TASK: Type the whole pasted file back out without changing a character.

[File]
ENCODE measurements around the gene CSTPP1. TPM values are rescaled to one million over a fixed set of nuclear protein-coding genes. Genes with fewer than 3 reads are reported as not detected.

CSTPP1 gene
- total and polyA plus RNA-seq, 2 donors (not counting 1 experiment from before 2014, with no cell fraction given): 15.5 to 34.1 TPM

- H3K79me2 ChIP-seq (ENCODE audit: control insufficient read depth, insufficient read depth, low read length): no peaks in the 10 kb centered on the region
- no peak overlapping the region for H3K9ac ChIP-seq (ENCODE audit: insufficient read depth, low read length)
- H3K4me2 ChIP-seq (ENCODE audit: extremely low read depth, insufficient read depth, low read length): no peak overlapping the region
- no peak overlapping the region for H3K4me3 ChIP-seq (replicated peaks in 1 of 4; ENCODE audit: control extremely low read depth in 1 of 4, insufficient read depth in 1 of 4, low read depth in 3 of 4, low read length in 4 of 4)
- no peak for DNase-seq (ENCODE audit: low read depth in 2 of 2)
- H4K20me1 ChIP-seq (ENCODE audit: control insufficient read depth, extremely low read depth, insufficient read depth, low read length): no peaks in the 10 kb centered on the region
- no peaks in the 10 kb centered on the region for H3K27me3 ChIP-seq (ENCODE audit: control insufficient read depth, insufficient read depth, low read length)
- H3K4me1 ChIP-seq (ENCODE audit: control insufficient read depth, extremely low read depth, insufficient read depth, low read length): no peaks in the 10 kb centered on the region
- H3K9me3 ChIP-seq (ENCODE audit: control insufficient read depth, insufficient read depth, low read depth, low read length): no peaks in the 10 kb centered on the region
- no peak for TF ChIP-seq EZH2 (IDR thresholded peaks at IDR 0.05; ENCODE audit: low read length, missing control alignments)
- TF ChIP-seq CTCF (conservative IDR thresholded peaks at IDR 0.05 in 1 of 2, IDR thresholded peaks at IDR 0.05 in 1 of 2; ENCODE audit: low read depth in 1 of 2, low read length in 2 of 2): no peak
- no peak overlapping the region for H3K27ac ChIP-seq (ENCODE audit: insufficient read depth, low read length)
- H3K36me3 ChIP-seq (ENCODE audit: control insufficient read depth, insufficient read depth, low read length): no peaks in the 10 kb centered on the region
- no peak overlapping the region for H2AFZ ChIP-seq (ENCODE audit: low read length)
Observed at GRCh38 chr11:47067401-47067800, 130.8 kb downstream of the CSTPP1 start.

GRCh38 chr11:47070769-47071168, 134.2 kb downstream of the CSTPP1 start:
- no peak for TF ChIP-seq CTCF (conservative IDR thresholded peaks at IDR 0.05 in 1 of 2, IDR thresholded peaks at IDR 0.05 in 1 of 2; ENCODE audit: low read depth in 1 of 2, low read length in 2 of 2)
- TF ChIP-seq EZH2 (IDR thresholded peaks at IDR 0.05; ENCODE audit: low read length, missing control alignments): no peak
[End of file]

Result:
ENCODE measurements around the gene CSTPP1. TPM values are rescaled to one million over a fixed set of nuclear protein-coding genes. Genes with fewer than 3 reads are reported as not detected.

CSTPP1 gene
- total and polyA plus RNA-seq, 2 donors (not counting 1 experiment from before 2014, with no cell fraction given): 15.5 to 34.1 TPM

- H3K79me2 ChIP-seq (ENCODE audit: control insufficient read depth, insufficient read depth, low read length): no peaks in the 10 kb centered on the region
- no peak overlapping the region for H3K9ac ChIP-seq (ENCODE audit: insufficient read depth, low read length)
- H3K4me2 ChIP-seq (ENCODE audit: extremely low read depth, insufficient read depth, low read length): no peak overlapping the region
- no peak overlapping the region for H3K4me3 ChIP-seq (replicated peaks in 1 of 4; ENCODE audit: control extremely low read depth in 1 of 4, insufficient read depth in 1 of 4, low read depth in 3 of 4, low read length in 4 of 4)
- no peak for DNase-seq (ENCODE audit: low read depth in 2 of 2)
- H4K20me1 ChIP-seq (ENCODE audit: control insufficient read depth, extremely low read depth, insufficient read depth, low read length): no peaks in the 10 kb centered on the region
- no peaks in the 10 kb centered on the region for H3K27me3 ChIP-seq (ENCODE audit: control insufficient read depth, insufficient read depth, low read length)
- H3K4me1 ChIP-seq (ENCODE audit: control insufficient read depth, extremely low read depth, insufficient read depth, low read length): no peaks in the 10 kb centered on the region
- H3K9me3 ChIP-seq (ENCODE audit: control insufficient read depth, insufficient read depth, low read depth, low read length): no peaks in the 10 kb centered on the region
- no peak for TF ChIP-seq EZH2 (IDR thresholded peaks at IDR 0.05; ENCODE audit: low read length, missing control alignments)
- TF ChIP-seq CTCF (conservative IDR thresholded peaks at IDR 0.05 in 1 of 2, IDR thresholded peaks at IDR 0.05 in 1 of 2; ENCODE audit: low read depth in 1 of 2, low read length in 2 of 2): no peak
- no peak overlapping the region for H3K27ac ChIP-seq (ENCODE audit: insufficient read depth, low read length)
- H3K36me3 ChIP-seq (ENCODE audit: control insufficient read depth, insufficient read depth, low read length): no peaks in the 10 kb centered on the region
- no peak overlapping the region for H2AFZ ChIP-seq (ENCODE audit: low read length)
Observed at GRCh38 chr11:47067401-47067800, 130.8 kb downstream of the CSTPP1 start.

GRCh38 chr11:47070769-47071168, 134.2 kb downstream of the CSTPP1 start:
- no peak for TF ChIP-seq CTCF (conservative IDR thresholded peaks at IDR 0.05 in 1 of 2, IDR thresholded peaks at IDR 0.05 in 1 of 2; ENCODE audit: low read depth in 1 of 2, low read length in 2 of 2)
- TF ChIP-seq EZH2 (IDR thresholded peaks at IDR 0.05; ENCODE audit: low read length, missing control alignments): no peak